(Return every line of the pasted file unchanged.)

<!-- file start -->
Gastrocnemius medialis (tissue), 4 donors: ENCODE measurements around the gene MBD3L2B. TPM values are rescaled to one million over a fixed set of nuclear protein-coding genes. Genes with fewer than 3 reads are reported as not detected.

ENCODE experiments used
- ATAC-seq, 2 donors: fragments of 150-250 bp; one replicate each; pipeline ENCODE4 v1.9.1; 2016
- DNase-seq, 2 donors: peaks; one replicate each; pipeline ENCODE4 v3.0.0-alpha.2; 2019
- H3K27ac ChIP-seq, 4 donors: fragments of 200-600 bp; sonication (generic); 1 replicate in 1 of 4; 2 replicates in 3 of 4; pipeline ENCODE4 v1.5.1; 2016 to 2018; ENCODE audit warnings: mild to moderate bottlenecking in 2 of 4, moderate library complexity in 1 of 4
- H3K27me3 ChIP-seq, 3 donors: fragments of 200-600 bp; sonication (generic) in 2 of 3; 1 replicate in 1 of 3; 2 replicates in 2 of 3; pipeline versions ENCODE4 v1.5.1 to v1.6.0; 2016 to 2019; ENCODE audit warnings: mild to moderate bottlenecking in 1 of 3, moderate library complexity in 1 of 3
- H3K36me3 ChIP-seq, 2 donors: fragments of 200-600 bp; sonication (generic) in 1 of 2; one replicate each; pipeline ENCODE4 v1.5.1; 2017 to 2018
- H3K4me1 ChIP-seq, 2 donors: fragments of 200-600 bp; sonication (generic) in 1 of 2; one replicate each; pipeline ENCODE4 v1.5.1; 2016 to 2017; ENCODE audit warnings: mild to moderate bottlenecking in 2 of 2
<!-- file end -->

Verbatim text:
Gastrocnemius medialis (tissue), 4 donors: ENCODE measurements around the gene MBD3L2B. TPM values are rescaled to one million over a fixed set of nuclear protein-coding genes. Genes with fewer than 3 reads are reported as not detected.

ENCODE experiments used
- ATAC-seq, 2 donors: fragments of 150-250 bp; one replicate each; pipeline ENCODE4 v1.9.1; 2016
- DNase-seq, 2 donors: peaks; one replicate each; pipeline ENCODE4 v3.0.0-alpha.2; 2019
- H3K27ac ChIP-seq, 4 donors: fragments of 200-600 bp; sonication (generic); 1 replicate in 1 of 4; 2 replicates in 3 of 4; pipeline ENCODE4 v1.5.1; 2016 to 2018; ENCODE audit warnings: mild to moderate bottlenecking in 2 of 4, moderate library complexity in 1 of 4
- H3K27me3 ChIP-seq, 3 donors: fragments of 200-600 bp; sonication (generic) in 2 of 3; 1 replicate in 1 of 3; 2 replicates in 2 of 3; pipeline versions ENCODE4 v1.5.1 to v1.6.0; 2016 to 2019; ENCODE audit warnings: mild to moderate bottlenecking in 1 of 3, moderate library complexity in 1 of 3
- H3K36me3 ChIP-seq, 2 donors: fragments of 200-600 bp; sonication (generic) in 1 of 2; one replicate each; pipeline ENCODE4 v1.5.1; 2017 to 2018
- H3K4me1 ChIP-seq, 2 donors: fragments of 200-600 bp; sonication (generic) in 1 of 2; one replicate each; pipeline ENCODE4 v1.5.1; 2016 to 2017; ENCODE audit warnings: mild to moderate bottlenecking in 2 of 2